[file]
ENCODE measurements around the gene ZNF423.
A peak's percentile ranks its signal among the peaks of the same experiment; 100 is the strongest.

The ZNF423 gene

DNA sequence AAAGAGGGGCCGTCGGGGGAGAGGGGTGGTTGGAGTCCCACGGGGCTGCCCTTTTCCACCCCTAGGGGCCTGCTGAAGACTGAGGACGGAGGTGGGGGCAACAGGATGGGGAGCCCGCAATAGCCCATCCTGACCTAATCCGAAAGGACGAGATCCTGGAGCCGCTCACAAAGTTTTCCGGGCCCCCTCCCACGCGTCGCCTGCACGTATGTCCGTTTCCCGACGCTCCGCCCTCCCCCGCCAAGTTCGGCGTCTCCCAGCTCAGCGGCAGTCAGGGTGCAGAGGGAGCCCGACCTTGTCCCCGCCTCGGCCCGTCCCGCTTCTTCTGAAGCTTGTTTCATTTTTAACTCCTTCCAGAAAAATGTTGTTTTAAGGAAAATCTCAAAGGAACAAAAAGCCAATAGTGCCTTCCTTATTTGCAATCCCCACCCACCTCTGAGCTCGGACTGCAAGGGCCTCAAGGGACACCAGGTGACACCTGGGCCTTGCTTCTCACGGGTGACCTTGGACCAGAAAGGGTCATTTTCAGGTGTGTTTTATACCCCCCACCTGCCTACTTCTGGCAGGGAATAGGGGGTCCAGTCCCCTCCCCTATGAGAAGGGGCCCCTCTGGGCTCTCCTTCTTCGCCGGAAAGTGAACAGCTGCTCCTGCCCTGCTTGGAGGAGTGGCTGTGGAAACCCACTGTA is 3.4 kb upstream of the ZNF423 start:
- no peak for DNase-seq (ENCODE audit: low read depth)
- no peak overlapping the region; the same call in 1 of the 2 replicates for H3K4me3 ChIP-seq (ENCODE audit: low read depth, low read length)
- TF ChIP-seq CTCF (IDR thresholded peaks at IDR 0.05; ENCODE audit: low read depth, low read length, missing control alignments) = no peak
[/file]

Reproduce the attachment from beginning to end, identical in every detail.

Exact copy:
ENCODE measurements around the gene ZNF423.
A peak's percentile ranks its signal among the peaks of the same experiment; 100 is the strongest.

The ZNF423 gene

DNA sequence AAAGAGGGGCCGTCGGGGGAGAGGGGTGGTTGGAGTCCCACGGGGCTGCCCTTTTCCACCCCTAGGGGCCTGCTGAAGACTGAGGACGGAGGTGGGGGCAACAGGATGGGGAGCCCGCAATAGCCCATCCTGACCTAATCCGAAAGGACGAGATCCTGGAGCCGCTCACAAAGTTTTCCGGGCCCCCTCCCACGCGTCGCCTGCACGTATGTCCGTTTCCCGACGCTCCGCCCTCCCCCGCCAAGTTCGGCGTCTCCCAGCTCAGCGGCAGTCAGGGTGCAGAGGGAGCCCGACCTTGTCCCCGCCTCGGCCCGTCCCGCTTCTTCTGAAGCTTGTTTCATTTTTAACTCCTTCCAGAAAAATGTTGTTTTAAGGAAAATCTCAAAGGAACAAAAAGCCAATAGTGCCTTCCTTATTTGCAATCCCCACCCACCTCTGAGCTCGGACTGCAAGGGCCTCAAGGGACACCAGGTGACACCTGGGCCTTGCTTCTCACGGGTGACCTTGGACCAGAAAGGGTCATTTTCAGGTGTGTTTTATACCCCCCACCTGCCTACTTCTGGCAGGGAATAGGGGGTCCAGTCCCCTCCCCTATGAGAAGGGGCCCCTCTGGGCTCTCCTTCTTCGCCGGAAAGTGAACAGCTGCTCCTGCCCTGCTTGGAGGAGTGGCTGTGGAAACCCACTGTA is 3.4 kb upstream of the ZNF423 start:
- no peak for DNase-seq (ENCODE audit: low read depth)
- no peak overlapping the region; the same call in 1 of the 2 replicates for H3K4me3 ChIP-seq (ENCODE audit: low read depth, low read length)
- TF ChIP-seq CTCF (IDR thresholded peaks at IDR 0.05; ENCODE audit: low read depth, low read length, missing control alignments) = no peak